By: Peter Bennett
The UCI-UWCT qualifying race in Perth was turned into a hybrid stage race this year, the first of which on Wednesday evening in Fremantle was watching the NRS criterium race in which our Superheros from DirectAsia-ANZA – Robocop, Alex Robertson and Dave Cox plus Vinnie Ang and Paulo Caputo all competed. It what looked like one painful lap after another the main pros in the race blew the amateurs away but then it was only a preview race for the Uncle’s UCI qualifier which started with a 18km time trial on Rottenest on Friday, then moved to two road races on Friday and Saturday. You needed a degree in mathematics from MIT to work out how to qualify for the finals in Slovenia so I won’t bore you with details here (not that I understood them)…suffice to say if you rode hard, you qualified.
Rottnest is a gorgeous island with beautiful sea views, undulating sand dunes rising majestically from the Southern Ocean and an almost daily stunning sunset. Its spotless dunes are kept spotless by a volunteer group cleverly called Spotless while there are all sorts of building and “fun” restrictions on the island. But for all its beauty, for me there simply were too many sand dunes, too much blue sky and not enough concrete. No casino. No Four Floors. Nothing. Yet I managed to resist the temptation to rip out all this and build a condo on it. Call it Quokkas Oceanhillsky View or something.
It is also a ridiculous place to hold a time trial. There was zero traffic apart from one errant golf buggy, clean road surfaces, winding, twisting, lumpy roads with breathtaking vistas on almost every corner – I mean where were the articulated trucks, the crazy bus drivers and the taxi drivers with a craving for lane switching without signals?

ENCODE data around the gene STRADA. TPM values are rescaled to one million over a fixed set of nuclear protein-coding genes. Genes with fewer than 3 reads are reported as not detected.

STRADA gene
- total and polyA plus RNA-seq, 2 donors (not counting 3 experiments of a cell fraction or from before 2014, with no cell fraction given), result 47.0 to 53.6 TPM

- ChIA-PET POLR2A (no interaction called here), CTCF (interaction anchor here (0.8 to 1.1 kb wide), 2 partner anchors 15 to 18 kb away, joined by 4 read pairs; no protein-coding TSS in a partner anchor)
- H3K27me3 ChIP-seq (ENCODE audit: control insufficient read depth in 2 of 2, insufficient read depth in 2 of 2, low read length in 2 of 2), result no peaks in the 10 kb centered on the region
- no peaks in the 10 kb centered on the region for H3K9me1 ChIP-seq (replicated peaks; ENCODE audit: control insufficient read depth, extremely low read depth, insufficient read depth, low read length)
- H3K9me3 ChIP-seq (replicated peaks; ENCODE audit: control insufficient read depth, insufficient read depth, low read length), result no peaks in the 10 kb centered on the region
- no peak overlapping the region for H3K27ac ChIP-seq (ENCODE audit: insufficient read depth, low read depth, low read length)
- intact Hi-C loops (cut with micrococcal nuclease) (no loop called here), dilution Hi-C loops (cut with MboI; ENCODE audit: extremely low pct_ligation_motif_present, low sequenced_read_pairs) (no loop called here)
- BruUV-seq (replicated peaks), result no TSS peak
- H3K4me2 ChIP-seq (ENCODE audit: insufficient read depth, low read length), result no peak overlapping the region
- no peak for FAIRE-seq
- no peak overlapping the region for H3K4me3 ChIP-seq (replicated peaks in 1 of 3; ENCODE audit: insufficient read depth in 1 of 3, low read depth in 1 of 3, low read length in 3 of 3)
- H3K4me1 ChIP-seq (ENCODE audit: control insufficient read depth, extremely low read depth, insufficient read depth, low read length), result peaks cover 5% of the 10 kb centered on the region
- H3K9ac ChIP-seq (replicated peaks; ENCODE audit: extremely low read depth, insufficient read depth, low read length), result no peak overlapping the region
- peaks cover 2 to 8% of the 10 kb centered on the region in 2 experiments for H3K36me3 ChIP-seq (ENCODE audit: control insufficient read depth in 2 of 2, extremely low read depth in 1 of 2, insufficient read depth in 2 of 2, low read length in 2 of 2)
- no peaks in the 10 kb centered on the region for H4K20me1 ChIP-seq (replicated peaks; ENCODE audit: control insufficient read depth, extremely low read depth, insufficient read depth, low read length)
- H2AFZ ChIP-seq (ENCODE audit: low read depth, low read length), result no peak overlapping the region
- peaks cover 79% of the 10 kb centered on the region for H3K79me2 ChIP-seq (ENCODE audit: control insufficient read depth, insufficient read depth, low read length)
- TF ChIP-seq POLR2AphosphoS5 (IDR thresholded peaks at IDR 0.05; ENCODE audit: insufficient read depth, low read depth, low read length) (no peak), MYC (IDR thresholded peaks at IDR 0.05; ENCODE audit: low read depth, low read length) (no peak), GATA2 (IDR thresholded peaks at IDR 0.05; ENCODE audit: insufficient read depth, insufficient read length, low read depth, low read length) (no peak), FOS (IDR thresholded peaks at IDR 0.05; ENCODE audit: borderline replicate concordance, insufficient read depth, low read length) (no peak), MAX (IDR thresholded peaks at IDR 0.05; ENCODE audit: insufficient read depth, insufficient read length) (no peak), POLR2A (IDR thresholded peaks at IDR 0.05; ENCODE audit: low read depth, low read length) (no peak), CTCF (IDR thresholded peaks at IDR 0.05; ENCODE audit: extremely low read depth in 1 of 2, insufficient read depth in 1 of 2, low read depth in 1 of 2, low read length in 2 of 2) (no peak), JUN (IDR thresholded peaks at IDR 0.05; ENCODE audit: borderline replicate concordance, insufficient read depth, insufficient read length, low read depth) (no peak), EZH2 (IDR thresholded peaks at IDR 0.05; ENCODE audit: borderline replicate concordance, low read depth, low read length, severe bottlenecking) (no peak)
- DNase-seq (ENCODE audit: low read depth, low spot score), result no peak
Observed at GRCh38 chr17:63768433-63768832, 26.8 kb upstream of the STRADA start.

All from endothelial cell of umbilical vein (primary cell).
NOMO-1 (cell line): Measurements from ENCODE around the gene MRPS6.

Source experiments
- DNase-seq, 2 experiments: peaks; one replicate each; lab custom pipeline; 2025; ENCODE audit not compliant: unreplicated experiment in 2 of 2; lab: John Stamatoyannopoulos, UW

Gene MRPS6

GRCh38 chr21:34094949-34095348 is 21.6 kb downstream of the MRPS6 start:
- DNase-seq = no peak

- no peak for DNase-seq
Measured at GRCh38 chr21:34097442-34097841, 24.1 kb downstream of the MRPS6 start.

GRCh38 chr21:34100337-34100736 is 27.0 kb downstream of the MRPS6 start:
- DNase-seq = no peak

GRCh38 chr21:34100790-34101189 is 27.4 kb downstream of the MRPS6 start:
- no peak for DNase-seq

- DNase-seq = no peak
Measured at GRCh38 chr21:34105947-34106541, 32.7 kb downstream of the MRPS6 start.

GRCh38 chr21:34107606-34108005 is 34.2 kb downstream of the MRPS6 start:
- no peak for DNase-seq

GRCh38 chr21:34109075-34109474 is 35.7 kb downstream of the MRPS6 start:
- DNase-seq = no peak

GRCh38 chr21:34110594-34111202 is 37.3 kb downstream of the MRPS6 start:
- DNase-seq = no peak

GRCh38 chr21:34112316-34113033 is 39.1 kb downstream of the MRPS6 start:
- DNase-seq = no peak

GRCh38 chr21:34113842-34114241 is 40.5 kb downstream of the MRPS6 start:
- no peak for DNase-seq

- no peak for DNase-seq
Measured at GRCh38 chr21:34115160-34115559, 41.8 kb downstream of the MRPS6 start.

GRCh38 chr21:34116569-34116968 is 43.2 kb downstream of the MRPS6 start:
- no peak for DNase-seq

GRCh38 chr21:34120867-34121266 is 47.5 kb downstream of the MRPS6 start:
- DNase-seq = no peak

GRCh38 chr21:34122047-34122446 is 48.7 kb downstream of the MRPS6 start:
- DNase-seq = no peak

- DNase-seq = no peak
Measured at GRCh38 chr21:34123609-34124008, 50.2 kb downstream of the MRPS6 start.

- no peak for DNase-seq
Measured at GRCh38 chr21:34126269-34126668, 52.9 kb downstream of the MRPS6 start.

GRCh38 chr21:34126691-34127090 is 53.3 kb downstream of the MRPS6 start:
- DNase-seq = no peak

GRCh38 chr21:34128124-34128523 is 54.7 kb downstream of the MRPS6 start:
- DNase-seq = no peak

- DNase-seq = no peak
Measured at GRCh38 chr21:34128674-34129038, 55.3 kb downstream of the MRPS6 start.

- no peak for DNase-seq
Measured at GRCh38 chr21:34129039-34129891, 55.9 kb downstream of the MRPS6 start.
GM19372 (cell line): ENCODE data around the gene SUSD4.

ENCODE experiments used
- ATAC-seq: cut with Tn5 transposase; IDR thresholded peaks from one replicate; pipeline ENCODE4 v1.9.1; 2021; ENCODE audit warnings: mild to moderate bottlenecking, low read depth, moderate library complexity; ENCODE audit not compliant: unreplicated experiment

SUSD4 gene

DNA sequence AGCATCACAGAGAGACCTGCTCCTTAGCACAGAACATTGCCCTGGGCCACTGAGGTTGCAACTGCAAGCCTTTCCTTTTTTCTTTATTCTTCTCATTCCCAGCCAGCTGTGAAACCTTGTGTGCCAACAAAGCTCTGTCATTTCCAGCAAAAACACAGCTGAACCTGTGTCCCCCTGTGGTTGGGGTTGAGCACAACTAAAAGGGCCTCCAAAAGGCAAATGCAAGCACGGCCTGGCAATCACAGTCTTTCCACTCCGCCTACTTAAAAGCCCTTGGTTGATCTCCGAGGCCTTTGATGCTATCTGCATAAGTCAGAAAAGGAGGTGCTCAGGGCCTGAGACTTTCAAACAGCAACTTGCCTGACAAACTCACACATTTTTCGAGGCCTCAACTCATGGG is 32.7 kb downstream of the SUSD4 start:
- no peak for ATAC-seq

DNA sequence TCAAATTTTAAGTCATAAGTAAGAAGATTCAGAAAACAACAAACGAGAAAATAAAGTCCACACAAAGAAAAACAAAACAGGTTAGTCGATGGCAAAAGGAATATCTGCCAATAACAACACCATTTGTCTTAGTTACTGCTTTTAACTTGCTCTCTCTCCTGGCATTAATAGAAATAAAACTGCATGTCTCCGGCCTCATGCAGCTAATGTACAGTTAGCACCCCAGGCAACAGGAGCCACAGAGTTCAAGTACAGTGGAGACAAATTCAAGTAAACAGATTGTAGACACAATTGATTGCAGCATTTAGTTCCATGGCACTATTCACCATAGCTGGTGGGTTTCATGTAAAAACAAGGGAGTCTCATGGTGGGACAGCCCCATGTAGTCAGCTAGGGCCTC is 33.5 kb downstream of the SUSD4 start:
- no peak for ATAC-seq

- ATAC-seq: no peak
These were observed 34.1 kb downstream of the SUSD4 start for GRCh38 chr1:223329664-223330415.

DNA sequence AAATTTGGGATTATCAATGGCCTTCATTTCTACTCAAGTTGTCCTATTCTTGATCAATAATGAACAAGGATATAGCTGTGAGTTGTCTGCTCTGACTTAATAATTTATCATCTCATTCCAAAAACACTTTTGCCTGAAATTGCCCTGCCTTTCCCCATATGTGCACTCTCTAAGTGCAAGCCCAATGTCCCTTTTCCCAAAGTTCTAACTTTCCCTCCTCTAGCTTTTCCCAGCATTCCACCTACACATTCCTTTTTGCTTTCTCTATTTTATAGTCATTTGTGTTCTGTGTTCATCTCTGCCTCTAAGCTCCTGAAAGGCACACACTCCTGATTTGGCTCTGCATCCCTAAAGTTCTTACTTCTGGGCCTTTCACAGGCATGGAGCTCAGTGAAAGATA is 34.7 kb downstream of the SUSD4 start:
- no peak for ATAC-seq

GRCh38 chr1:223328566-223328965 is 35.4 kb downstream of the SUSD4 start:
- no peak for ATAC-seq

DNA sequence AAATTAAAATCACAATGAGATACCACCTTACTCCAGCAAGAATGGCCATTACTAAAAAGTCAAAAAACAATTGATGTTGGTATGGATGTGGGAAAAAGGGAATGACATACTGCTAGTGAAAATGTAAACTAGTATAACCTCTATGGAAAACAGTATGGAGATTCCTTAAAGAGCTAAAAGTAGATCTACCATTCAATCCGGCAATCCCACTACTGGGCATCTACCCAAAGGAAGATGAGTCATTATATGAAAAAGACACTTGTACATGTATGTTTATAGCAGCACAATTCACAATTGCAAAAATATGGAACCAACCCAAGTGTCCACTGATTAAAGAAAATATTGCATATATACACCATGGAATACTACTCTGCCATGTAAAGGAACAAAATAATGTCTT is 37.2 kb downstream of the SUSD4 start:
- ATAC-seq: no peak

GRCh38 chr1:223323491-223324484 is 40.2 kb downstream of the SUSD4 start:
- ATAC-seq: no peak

I couldn’t concentrate on the job in hand and without a truck to tailgate behind or an auntie to watch out for crossing the road without warning I trundled around in 30 minutes. The biggest danger on the road was the quokka – a sort of Darwinian weirdo that is a cross between a rat, a kangaroo and a koala on speed withdrawal. They just walk around doing not a lot except for getting in the way of bike riders so I bought with interest Mark Haller’s advice of “if you see one on the road, aim straight for it.” I’m still trying to figure out what would have happened next had I seen one during the TT given a quokka’s reaction speed. Meerkats they are not.
The competition for this world qualifier was a bunch of bronzed Aussies with bulging muscles from every crevice and assorted tattoos on every flat part of skin, riding on some seriously pimped up bikes. The guys were even worse. The NRS race later in the day had it right when it only allowed road bikes and no aerobars so I compared my time against theirs rather than the million dollar TT bikes I was up against. It was still shit.
Without the bling I was never really in the competition but what the heck. It was still a good day out. The proper road racing began the next day with 12 laps of Bold Park, seven of them with half an SBV and five with half of that plus about three-fifths of a backside of Faber. It was a gruelling, attritional race as it was last year, made harder when the Super Uncle’s category caught the Junior Uncle’s category making a peleton of around 80 riders at one point.
This exploded on lap 8 and the first time up the steep bit (that’s 0.5xSBV + 0.6xMFBS for the right brain readers, “the fecking hard bit” for the left brain readers). By the time the carnage was over and not before your hero had to chase back on because some brainless fecker lost a wheel, that 80 riders was reduced to about 50 and with each consequent lap we lost another 10%.